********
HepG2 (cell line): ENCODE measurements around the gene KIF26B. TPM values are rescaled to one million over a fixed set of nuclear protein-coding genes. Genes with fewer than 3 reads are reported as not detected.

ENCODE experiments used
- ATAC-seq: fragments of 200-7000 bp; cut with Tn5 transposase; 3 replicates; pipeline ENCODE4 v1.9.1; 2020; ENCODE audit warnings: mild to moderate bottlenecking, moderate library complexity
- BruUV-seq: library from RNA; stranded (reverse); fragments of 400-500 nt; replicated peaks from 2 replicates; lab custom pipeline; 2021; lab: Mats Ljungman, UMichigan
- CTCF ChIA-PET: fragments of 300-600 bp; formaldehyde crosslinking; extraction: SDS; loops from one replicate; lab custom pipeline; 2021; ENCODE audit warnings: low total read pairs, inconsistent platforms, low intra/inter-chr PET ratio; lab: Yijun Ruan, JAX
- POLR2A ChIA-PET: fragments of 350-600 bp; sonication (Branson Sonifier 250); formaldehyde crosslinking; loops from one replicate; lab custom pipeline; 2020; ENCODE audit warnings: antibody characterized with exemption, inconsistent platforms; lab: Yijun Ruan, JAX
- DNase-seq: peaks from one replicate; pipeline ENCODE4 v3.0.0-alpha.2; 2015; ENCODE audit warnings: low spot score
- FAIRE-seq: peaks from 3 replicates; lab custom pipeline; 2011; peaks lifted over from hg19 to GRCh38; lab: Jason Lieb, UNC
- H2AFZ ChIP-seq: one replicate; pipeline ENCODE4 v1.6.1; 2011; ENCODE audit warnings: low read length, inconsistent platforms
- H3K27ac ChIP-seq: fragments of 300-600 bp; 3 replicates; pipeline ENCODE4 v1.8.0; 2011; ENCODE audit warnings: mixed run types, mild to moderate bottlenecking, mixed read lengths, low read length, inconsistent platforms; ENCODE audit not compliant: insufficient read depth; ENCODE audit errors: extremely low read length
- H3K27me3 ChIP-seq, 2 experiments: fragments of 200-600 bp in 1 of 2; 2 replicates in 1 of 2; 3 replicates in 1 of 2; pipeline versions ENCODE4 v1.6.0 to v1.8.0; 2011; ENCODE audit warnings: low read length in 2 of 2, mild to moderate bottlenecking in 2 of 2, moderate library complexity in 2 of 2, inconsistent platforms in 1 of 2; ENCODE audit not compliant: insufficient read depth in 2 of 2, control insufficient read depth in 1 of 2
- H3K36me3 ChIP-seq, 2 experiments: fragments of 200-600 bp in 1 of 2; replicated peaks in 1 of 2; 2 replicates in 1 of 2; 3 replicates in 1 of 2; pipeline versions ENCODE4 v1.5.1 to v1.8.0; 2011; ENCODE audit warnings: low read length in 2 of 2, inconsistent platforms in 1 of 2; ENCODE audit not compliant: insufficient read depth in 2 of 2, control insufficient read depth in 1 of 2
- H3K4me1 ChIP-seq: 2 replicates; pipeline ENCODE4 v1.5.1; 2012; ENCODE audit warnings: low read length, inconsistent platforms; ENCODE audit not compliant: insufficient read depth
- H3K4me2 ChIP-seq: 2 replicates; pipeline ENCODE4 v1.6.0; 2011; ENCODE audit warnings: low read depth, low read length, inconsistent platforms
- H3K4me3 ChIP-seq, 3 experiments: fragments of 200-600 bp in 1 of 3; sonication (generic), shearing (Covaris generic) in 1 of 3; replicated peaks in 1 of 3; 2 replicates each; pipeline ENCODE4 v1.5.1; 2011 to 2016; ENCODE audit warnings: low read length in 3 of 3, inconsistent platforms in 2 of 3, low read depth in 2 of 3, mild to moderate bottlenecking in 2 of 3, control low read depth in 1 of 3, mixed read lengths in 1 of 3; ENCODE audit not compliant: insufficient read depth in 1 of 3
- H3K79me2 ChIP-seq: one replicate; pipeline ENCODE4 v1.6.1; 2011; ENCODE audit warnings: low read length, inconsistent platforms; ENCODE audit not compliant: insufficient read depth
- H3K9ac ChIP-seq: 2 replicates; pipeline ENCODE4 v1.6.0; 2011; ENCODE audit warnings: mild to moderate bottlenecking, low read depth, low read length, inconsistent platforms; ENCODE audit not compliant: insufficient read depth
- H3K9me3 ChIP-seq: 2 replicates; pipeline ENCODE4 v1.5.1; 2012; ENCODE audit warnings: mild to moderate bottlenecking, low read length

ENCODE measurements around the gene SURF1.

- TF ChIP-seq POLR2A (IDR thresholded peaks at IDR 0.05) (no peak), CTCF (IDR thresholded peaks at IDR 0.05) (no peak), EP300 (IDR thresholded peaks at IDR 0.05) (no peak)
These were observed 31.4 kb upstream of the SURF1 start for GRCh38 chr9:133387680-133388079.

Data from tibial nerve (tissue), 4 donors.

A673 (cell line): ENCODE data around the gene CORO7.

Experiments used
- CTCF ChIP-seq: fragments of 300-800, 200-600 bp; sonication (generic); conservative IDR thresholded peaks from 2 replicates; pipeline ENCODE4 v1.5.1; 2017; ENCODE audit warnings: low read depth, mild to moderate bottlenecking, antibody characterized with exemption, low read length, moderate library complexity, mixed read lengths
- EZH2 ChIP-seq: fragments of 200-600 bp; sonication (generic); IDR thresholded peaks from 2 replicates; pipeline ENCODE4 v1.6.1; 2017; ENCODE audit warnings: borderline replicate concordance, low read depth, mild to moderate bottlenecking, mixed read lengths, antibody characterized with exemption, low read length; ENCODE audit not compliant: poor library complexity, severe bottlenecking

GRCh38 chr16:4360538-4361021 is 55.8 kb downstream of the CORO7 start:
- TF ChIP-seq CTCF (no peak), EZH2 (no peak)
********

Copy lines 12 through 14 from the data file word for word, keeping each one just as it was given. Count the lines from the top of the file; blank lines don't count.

- H3K36me3 ChIP-seq, 2 experiments: fragments of 200-600 bp in 1 of 2; replicated peaks in 1 of 2; 2 replicates in 1 of 2; 3 replicates in 1 of 2; pipeline versions ENCODE4 v1.5.1 to v1.8.0; 2011; ENCODE audit warnings: low read length in 2 of 2, inconsistent platforms in 1 of 2; ENCODE audit not compliant: insufficient read depth in 2 of 2, control insufficient read depth in 1 of 2
- H3K4me1 ChIP-seq: 2 replicates; pipeline ENCODE4 v1.5.1; 2012; ENCODE audit warnings: low read length, inconsistent platforms; ENCODE audit not compliant: insufficient read depth
- H3K4me2 ChIP-seq: 2 replicates; pipeline ENCODE4 v1.6.0; 2011; ENCODE audit warnings: low read depth, low read length, inconsistent platforms